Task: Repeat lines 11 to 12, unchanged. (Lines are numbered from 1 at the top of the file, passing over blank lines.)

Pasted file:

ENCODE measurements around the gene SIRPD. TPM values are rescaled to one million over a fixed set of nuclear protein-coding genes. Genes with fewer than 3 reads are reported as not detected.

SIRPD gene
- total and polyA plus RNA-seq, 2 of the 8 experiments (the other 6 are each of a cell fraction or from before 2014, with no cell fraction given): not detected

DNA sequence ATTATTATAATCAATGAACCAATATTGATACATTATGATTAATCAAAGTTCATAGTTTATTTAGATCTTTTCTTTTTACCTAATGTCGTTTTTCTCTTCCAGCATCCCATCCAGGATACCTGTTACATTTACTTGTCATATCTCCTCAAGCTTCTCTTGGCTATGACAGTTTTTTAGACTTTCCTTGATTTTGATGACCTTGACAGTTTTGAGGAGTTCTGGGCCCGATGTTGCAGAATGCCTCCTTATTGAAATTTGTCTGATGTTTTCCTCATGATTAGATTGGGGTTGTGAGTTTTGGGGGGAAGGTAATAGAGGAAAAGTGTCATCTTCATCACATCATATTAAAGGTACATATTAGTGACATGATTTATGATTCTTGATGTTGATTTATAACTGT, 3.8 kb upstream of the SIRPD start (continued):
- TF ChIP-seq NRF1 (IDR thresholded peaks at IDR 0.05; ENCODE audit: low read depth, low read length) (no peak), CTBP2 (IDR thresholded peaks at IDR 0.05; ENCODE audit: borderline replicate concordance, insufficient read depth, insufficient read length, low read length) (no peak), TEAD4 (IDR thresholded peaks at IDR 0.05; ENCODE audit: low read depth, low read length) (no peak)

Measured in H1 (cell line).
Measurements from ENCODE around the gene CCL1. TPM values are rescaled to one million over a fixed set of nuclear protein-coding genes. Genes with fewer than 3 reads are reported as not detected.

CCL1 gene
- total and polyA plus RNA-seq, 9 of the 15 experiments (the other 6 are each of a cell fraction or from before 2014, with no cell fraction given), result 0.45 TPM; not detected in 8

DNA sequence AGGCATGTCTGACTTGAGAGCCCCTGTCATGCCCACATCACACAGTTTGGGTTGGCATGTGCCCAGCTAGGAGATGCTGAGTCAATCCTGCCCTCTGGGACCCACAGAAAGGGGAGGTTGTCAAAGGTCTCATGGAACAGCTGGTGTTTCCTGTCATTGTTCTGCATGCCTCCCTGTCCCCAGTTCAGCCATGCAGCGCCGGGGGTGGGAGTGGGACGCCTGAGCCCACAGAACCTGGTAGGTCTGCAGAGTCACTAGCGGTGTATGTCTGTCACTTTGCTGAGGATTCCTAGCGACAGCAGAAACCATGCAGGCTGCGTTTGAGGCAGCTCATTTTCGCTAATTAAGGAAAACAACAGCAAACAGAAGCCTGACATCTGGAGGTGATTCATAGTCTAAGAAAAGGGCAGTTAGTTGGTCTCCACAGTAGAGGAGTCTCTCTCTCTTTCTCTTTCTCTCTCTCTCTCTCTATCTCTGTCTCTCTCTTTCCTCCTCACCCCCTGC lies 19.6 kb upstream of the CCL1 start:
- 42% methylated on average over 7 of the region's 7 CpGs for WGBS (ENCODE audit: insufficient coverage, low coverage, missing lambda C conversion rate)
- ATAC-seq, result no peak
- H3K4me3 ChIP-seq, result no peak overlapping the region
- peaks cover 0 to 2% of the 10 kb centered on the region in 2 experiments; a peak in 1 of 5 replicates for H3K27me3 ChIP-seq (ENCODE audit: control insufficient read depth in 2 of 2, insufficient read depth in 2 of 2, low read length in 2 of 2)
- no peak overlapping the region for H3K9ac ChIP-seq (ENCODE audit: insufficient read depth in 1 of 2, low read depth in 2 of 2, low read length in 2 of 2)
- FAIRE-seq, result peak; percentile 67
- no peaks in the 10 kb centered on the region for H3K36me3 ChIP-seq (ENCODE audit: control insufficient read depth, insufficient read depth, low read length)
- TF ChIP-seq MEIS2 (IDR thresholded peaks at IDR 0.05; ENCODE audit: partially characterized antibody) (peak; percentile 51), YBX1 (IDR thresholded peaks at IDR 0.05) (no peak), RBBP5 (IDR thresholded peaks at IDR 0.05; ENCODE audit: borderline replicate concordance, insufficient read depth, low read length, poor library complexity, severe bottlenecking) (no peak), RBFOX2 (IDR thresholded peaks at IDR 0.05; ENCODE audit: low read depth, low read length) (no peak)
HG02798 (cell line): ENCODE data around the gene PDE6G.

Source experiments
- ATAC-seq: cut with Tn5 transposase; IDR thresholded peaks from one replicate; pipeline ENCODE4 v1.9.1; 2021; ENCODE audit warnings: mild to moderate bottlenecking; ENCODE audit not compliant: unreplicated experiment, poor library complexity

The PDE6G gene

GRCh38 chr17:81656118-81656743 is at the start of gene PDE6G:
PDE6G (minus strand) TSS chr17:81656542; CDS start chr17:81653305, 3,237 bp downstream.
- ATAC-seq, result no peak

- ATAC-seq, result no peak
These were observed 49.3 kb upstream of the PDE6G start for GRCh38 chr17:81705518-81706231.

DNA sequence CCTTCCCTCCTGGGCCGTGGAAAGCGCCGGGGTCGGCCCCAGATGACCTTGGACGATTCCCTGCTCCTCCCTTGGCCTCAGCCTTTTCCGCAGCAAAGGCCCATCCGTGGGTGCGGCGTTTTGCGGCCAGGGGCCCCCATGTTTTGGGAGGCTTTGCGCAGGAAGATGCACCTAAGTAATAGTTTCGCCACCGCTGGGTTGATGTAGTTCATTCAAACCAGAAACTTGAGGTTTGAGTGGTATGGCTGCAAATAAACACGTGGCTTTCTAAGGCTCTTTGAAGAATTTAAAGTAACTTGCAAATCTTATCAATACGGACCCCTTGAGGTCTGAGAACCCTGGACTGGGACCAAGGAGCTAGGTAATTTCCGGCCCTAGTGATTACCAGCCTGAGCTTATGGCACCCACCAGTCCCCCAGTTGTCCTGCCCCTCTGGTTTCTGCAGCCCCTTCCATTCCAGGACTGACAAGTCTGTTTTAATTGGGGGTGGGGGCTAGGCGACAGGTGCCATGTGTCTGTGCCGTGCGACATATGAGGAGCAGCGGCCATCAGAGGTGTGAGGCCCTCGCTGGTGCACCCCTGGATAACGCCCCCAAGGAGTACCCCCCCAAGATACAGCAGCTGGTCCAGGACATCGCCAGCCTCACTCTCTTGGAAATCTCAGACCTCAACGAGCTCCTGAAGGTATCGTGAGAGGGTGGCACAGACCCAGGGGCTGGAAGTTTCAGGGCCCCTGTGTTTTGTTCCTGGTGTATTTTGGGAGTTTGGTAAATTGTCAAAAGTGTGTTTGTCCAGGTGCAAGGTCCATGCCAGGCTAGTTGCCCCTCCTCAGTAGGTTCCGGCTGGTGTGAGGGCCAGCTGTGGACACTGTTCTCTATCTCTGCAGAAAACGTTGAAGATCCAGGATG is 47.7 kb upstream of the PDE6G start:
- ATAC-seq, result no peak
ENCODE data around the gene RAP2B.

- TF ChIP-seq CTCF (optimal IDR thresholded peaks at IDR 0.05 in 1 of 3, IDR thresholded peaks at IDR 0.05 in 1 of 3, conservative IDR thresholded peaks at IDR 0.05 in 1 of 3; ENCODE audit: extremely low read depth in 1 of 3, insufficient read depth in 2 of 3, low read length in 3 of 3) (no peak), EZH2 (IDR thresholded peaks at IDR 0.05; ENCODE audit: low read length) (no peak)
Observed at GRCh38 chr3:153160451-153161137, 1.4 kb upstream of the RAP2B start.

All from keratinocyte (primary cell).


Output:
- 42% methylated on average over 7 of the region's 7 CpGs for WGBS (ENCODE audit: insufficient coverage, low coverage, missing lambda C conversion rate)
- ATAC-seq, result no peak